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Mutualist Blog: Free Market Anti-Capitalism

To dissolve, submerge, and cause to disappear the political or governmental system in the economic system by reducing, simplifying, decentralizing and suppressing, one after another, all the wheels of this great machine, which is called the Government or the State. --Proudhon, General Idea of the Revolution

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Monday, December 12, 2005

Executive Committee of the Ruling Class

Via Adam at Mutualist Journal Club. IBM is moving to support Open Document Format.

As Adam says,

we should expect the capitalist powers-that-be (corporations and governments) to oppose any monopoly that affects an input to production, as "office productivity software" clearly does. Capitalists will also make a point of preventing any one of them from acquiring much more wealth than the others, hence Microsoft is a prime target for them.

That was a major point in Baran and Sweezy's description of how the state functioned as executive committee of the ruling class, in Monopoly Capitalism. Because the state functions in the interests of the corporate economy collectively, it acts to rein in specific corporations or industries when they hurt the collective interests of organized capital. When low rates of profit in some industry threaten the economy as a whole, likewise, the state intervenes to create a floor (as with agriculture and the extractive industries).

It's interesting, in this regard, that so many of the major anti-trust actions of the U.S. government have involved resources or infrastructures that were centrally important to the corporate economy as a whole: Standard Oil, AT&T, Microsoft.... It's also interesting that the industries most prone to nationalization under the so-called "social democracies" are those very same resources and infrastructures, which the large corporate interests may prefer to manage collectively through the state.

2 Comments:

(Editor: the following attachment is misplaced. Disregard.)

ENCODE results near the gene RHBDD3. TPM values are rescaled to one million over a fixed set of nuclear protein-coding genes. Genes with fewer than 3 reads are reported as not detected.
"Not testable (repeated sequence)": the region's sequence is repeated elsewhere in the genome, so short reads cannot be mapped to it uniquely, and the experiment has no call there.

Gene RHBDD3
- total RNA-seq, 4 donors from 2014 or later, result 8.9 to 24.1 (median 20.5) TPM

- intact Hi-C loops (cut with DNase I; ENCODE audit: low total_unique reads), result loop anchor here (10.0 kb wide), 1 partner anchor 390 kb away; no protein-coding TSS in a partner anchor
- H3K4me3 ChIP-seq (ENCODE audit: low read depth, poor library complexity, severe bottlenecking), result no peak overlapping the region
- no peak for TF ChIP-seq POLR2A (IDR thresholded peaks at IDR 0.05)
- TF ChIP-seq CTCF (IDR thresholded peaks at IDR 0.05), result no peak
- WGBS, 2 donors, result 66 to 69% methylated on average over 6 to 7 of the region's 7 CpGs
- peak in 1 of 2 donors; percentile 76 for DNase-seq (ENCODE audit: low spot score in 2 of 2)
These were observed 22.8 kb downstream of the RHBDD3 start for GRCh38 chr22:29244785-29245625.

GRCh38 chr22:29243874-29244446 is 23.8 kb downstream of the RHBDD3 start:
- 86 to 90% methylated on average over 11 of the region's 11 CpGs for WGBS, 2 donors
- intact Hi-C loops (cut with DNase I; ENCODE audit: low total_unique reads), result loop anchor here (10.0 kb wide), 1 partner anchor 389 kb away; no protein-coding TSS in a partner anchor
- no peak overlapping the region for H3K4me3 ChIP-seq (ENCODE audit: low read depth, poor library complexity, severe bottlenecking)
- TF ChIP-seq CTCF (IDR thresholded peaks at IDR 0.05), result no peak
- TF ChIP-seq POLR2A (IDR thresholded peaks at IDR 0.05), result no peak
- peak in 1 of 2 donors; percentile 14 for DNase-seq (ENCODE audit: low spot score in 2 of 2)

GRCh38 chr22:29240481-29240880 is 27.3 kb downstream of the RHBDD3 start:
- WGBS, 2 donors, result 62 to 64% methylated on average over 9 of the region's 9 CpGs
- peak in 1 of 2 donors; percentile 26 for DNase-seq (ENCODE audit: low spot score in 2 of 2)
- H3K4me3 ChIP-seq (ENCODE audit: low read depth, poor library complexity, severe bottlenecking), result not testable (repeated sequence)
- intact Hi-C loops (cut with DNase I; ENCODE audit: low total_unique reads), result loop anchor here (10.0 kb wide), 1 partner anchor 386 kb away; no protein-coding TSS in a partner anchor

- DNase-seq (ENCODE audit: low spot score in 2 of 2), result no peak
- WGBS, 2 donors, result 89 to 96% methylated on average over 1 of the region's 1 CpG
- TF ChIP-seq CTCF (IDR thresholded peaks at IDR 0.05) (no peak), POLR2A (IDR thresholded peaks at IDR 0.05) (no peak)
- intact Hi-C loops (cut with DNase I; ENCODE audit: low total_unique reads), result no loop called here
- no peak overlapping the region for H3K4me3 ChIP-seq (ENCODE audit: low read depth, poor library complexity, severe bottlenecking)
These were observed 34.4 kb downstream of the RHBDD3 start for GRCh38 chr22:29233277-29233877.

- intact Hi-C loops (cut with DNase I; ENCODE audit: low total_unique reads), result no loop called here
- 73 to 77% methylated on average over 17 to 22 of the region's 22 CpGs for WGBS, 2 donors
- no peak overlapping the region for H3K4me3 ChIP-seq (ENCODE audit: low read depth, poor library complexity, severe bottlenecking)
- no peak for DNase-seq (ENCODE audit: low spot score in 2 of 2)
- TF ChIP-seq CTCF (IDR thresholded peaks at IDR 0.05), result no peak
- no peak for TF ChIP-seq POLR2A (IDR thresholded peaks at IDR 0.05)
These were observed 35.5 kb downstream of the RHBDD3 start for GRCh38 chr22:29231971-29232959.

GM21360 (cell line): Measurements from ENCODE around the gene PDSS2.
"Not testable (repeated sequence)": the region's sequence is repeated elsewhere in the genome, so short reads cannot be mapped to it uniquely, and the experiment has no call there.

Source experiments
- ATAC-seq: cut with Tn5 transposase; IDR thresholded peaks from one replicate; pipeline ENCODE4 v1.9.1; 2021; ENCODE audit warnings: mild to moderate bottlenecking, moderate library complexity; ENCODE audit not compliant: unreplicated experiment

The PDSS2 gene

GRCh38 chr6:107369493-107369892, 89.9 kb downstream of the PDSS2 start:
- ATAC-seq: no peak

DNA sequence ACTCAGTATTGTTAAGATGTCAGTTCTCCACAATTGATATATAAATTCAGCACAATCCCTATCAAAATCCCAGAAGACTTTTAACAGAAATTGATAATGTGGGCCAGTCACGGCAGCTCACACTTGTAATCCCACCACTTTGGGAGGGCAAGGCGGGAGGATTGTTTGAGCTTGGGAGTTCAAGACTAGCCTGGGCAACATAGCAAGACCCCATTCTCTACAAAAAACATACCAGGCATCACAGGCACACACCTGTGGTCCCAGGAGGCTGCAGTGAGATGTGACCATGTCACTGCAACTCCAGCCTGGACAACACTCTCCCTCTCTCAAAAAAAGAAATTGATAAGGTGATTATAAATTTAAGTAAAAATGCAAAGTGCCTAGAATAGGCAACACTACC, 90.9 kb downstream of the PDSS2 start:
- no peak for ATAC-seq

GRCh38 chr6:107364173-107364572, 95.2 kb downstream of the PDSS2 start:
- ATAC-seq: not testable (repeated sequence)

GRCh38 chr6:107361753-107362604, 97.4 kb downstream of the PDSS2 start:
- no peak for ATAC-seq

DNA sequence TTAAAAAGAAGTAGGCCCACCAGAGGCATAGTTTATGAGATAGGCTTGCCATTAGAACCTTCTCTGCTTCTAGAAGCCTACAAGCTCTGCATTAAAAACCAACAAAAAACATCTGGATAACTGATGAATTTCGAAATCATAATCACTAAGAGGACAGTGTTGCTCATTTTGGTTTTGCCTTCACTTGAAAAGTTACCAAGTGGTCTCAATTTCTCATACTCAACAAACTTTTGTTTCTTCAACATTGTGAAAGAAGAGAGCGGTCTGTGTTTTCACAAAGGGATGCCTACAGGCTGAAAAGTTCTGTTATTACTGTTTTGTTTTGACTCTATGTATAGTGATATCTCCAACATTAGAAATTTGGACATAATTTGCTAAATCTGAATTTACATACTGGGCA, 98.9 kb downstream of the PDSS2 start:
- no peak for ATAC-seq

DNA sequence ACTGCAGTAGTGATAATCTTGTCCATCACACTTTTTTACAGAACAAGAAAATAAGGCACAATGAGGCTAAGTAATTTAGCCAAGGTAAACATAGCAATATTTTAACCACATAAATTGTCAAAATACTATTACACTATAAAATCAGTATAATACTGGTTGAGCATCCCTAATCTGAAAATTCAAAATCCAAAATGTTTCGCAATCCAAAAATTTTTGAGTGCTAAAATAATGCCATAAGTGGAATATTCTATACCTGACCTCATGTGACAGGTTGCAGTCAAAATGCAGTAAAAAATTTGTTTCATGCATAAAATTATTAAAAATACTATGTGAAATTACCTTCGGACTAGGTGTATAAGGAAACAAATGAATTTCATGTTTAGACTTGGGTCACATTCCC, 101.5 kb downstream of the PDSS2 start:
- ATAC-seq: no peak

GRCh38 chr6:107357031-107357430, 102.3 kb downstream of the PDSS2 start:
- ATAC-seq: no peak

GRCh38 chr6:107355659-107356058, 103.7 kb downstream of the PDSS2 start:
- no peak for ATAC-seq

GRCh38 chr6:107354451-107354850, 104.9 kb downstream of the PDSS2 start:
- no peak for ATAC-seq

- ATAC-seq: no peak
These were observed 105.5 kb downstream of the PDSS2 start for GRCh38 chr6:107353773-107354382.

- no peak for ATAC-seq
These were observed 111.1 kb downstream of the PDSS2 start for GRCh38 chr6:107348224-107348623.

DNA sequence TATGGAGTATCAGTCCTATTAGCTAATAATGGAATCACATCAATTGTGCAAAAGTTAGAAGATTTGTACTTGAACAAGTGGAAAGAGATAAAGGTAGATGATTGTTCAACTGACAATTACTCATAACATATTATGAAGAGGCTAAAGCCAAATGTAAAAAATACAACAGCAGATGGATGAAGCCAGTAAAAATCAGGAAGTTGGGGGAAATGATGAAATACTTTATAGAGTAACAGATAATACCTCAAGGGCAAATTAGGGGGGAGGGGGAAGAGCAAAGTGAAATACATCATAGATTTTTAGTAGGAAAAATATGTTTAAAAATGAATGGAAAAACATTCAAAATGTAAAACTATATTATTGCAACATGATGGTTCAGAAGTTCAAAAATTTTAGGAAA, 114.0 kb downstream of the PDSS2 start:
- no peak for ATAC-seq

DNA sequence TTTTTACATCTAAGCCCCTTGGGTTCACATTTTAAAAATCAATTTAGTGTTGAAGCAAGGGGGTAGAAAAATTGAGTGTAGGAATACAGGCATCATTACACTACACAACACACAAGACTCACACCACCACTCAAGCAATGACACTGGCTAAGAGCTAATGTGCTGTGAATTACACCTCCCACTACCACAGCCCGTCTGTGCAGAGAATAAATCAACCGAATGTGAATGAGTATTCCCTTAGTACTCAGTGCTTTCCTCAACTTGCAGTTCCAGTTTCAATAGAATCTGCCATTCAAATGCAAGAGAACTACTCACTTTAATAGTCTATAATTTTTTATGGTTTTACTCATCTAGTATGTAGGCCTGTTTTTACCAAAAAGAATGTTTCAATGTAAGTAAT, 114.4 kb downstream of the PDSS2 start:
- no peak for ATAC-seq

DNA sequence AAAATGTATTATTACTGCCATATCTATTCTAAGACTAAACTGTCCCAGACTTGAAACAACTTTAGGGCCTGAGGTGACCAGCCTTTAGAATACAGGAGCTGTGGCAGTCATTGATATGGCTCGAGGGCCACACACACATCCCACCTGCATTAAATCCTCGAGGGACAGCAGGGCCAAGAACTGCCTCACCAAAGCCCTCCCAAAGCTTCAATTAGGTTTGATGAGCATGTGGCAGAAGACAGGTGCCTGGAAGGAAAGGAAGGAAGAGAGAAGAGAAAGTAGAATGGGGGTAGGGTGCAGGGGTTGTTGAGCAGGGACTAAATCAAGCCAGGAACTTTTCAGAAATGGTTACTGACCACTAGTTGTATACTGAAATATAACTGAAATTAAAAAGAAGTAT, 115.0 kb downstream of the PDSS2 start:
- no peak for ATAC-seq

Blogger troutsky said...

Looked at from another perspective,"these corporate interests are still being managed collectively by the state" even if one aspect of this management invlolves "trust busting" or the breaking up of large entities.There is a remnant populist sentiment that rebels instinctively against the "evil" mega corporation, WalMart is running up against this image problem right now.To manage social control, the corporate state has to occasionaly re-affirm the PERCEPTION that the corporate and state are seperate and that the state will PROTECT the people.On this level it is simple good cop/ bad cop but deeper it is a perfect manifestation of Debords concept of The Society of the Spectacle."Quite simply, the spectacles domination has succeeded in raising a whole generation moulded to its laws.The extraordinary new conditions in which this entire generation has lived constitute a comprehensive summary of all that, henceforth, the spectacle will forbid; and also all that it will permit."

December 15, 2005 9:19 AM  
Blogger Kevin Carson said...

Heh. Good analogy. The supposed opposition between big business and big govt is about as authentic as that between the good cop and bad cop in the interrogation room. And the average working taxpayer, unfortunately, is the guy with the broom handle jammed up his ass.

December 15, 2005 3:06 PM  

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